Resilience through recovery sees Powell reap benefits in SANFL

STURT midfielder Tom Powell has taken the SANFL under-18 competition by the scruff of the neck so far in season 2020. In doing so, the teenager has announced himself as one of South Australia’s most promising draft hopefuls. As of Round 10, the inside midfielder is averaging a competition-high 36 disposals and nine clearances per game, for a Sturt side currently sitting at the top of the Under 18s ladder. Powell’s football journey has followed a traditional pathway, enrolling in Auskick at a young age before eventually joining the underage ranks at the Unley Jets, the same junior club as Collingwood ruckman Brodie Grundy and Richmond bigman Callum Coleman-Jones.

“I began playing school football when I moved to Scotch College in Year 8 and played right up to Year 12,” Powell said, who first donned the iconic double blue of Sturt at under-13s level. “Playing as a midfielder has always been my best and most preferred position, and I rotate through a high half-forward role each quarter at Sturt which helps build my craft around goals. “I like to think I work hard to find the ball which is maybe why I get a few disposals but the next step for my game is being able to use it better and be more damaging.”

Having finished his schooling at Scotch in 2019, Powell began studying commerce at the University of Adelaide this year. 

“I’m finding university studies slightly more flexible and independent than Year 12, so I think this year especially I’ve found a better balance between my studies and football,” Powell told Draft Central. 

Powell has been a driving force behind the Double Blues’ successes to-date, but it hasn’t been all smooth sailing for the on-baller, who was forced to battle through injury last season. 

“I had an issue with my hip last year which hindered my performance a little bit, but I had an operation on it in mid-October last year and it feels as good as new now,” he said.  “I was recovering from surgery throughout the Christmas period and the first two SA Academy Hub camps which was quite challenging. (But) I tried to stay involved and help the team off the field wherever I could and still learnt a lot from the coaches and the other elite players during this time which was very beneficial for me.” 

Powell’s surgery meant he had a disrupted start to preseason training, but then the COVID-19 pandemic hit, postponing the start of the SANFL season. 

“This allowed me to have a longer preseason from January to March and complete a bit of extra rehab to make sure my hip had great strength and was in prime condition,” he said. 

Powell described himself as “pretty easy going and relaxed” outside of football, but his performances on the field have been anything but.

“I think the key things for me have just been making sure I never miss any training sessions and when I’m training, to do it at full intensity so that I can keep improving,” he said. “Playing with a great team and coaching staff at Sturt has also allowed me to find a bit of form so I’m grateful for that.”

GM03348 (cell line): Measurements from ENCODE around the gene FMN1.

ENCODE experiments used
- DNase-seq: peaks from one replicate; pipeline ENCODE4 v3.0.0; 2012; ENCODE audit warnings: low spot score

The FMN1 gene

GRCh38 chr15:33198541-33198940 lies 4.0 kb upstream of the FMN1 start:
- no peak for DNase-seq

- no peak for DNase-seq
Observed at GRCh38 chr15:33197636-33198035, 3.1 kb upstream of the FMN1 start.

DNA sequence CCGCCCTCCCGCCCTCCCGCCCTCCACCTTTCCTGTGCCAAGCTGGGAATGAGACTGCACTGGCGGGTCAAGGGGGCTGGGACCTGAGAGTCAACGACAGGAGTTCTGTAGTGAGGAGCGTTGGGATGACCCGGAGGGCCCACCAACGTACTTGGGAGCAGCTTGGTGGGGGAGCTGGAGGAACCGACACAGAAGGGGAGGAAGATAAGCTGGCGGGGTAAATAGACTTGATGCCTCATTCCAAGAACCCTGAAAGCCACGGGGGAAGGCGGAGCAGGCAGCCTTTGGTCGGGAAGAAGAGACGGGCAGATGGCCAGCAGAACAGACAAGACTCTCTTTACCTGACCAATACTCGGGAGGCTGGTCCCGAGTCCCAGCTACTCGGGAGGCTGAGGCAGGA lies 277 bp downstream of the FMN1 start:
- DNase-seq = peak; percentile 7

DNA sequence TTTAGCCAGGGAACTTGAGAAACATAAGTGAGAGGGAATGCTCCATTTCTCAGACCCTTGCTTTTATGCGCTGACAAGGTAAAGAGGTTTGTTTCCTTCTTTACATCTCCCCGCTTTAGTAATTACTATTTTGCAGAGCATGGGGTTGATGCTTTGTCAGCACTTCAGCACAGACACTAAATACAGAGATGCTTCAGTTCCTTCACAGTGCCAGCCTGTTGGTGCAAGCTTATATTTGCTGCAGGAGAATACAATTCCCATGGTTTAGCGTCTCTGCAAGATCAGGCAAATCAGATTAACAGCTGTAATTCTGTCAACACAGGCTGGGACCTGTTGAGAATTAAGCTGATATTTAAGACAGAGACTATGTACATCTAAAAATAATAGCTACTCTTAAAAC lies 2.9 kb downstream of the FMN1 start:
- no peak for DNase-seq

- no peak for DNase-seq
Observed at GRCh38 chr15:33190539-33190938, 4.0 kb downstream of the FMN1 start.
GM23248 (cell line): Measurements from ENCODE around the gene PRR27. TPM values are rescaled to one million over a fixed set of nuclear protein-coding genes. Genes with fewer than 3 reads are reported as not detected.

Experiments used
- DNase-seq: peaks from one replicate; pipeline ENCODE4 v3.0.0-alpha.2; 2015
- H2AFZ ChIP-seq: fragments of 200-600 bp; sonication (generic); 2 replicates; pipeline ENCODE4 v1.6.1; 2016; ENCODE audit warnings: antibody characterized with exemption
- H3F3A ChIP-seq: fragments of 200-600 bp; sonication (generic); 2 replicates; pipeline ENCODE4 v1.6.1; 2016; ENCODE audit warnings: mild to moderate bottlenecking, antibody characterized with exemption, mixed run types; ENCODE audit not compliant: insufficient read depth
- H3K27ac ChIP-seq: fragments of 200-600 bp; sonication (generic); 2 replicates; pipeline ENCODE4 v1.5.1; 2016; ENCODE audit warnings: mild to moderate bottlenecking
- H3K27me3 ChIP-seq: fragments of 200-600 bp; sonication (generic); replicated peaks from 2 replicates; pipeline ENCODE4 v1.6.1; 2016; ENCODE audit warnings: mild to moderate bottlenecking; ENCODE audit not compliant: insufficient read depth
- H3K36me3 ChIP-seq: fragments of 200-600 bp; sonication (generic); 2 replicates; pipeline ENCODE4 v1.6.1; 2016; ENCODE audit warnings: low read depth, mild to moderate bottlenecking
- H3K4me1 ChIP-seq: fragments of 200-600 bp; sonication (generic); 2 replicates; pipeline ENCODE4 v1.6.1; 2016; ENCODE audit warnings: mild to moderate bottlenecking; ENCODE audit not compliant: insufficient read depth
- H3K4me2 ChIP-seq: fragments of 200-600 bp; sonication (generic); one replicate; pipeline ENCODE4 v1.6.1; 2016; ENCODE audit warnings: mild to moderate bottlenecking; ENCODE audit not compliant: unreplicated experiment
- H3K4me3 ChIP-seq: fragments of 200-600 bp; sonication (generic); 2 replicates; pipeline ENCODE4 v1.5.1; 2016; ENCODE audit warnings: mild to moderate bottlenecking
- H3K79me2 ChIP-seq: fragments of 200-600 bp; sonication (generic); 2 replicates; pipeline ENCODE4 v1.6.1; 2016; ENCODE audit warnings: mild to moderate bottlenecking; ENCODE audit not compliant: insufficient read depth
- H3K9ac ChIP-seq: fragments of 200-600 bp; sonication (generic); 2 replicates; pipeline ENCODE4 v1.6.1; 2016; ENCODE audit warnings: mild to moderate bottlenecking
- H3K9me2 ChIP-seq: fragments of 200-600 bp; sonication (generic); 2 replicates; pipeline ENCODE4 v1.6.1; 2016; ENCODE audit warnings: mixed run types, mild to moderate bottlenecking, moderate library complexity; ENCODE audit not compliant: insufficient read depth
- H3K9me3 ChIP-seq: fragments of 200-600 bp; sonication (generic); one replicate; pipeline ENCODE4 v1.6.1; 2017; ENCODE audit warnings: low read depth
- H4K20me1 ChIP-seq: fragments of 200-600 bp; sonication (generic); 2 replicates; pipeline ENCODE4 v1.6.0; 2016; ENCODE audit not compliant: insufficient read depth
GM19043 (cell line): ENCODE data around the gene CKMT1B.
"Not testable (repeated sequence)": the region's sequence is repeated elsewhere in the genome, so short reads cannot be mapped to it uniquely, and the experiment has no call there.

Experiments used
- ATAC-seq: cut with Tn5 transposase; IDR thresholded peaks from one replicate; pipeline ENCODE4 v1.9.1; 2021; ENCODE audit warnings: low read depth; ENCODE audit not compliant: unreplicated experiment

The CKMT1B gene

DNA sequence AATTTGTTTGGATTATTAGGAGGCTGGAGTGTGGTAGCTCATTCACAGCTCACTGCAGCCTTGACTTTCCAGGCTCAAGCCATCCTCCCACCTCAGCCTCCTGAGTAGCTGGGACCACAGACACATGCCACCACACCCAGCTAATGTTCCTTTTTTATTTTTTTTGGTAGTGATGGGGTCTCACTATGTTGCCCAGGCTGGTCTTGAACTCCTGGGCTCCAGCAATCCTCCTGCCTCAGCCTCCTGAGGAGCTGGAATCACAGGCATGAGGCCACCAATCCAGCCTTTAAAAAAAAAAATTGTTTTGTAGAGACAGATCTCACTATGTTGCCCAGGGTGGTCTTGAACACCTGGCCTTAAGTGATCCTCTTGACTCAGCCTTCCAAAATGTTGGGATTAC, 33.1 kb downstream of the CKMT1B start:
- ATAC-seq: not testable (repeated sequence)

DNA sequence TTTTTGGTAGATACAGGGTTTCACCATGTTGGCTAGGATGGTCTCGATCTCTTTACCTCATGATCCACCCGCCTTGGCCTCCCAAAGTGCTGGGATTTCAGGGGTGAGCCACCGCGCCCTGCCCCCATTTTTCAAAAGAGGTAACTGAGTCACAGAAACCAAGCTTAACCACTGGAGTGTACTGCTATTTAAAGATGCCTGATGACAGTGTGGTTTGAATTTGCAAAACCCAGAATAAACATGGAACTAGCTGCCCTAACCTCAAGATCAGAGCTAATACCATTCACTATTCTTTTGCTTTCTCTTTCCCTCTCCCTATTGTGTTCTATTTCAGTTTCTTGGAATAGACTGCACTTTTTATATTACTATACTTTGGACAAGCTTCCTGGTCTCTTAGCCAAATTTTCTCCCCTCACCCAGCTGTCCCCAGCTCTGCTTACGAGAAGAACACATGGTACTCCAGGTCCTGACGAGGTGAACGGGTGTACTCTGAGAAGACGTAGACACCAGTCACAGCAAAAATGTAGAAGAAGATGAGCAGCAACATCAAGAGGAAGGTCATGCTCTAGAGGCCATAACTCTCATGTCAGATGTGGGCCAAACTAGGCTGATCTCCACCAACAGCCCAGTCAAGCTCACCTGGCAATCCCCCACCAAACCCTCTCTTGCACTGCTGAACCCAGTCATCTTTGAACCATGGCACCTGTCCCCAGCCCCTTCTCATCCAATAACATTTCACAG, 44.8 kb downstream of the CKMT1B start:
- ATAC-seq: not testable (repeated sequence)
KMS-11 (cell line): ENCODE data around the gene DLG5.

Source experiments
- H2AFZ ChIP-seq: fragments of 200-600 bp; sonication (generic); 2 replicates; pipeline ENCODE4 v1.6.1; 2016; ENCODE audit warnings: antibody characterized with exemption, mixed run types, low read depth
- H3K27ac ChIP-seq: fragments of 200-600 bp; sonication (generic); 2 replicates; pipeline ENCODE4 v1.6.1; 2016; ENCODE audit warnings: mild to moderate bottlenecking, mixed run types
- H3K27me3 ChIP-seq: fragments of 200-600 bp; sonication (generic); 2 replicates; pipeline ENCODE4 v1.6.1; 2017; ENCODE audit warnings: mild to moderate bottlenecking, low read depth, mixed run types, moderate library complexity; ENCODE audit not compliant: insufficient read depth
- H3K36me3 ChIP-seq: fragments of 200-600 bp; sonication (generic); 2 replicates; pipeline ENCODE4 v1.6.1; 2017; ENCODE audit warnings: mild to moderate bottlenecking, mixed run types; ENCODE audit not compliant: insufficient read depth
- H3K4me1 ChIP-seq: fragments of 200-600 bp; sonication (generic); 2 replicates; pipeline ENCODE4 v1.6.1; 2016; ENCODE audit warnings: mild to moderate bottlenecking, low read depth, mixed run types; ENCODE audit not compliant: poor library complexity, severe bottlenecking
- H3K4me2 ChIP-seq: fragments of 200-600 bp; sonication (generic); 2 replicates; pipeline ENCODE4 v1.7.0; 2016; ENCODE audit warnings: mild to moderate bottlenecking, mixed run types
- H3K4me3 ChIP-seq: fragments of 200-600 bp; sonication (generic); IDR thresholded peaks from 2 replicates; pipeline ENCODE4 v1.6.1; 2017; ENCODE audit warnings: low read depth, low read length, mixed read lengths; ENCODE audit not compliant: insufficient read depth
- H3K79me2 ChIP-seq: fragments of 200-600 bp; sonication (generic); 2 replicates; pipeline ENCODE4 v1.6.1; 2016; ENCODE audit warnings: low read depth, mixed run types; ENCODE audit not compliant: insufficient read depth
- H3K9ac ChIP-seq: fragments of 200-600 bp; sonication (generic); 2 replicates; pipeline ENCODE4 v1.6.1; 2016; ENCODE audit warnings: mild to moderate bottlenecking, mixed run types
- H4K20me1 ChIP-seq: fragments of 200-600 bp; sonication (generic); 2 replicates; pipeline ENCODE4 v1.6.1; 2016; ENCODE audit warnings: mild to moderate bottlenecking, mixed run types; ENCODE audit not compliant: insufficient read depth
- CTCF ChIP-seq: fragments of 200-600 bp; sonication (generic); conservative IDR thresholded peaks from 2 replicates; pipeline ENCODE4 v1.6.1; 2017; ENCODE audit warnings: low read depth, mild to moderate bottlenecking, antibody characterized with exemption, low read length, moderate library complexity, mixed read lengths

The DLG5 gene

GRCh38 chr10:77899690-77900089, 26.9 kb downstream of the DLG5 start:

In Sturt’s recent Round 10 victory over West Adelaide, Powell ran amok, amassing a staggering 47 disposals, two goals and ten clearances in a performance which further ignited calls for a League debut. 

“I don’t like to look too far into the future, but I enjoy training with the seniors and hope to get an opportunity at some stage as I know it will help improve my footy, playing against bigger bodies,” Powell said.

The 180cm Powell identified his cleanness at ground level and quick handballing skills as some of the strengths of his game. 

“I’m not a super fast player, so being clean gives me a bit more time to make decisions and get the ball out to my teammates from stoppages,” he said. 

Despite living in South Australia, the teenager has supported the Gold Coast Suns since Gary Ablett signed with the Queensland cluband models his game around Brisbane ball-magnet Lachie Neale and Collingwood superstar Adam Treloar. 

“They use their hands around stoppages really well and I would like to implement a bit more run and carry as well as improving my ability to hit the scoreboard like these players do,” he said. 

Powell has worked hard on his tackling technique throughout the season, after recognising it as an area for improvement ahead of his top-aged season. 

“I also think if I were to increase my offball running and endurance it would make me a better player as a whole and help the team more,” he said.

The midfielder is one of the leading prospects in a talented South Australian crop set to lock-horns with Western Australia in the coming months. 

Riley Thilthorpe is a fantastic player and an especially good leader amongst the SA Hub group and Luke Edwards and Mani Liddy are challenging to match up against in-game and at training,” he said. “I’m quite close with Lewis Rayson (Glenelg), Henry Nelligan (Norwood) and the Sturt boys too,” Powell said. 

Although a date for the AFL Draft is yet to be announced, Powell insists he is taking things one game at a time and only worrying about what he can control.

“If we can hold on and make finals, obviously winning a premiership with my teammates at Under 18s level would be awesome,” Powell said. “I’ve had a couple chats with some (AFL) clubs but they’re mainly just trying to get to know me as a person, so it’s pretty relaxed.”

Having worked hard to overcome his injury concerns, the prolific ball-winner is now reaping the rewards of resilience and persistence. He was among those named to test in the AFL Draft Combine, which will be held on September 30 in South Australia.

>> Tom Powell Draft Watch

Picture: Mel Faull/SANFL

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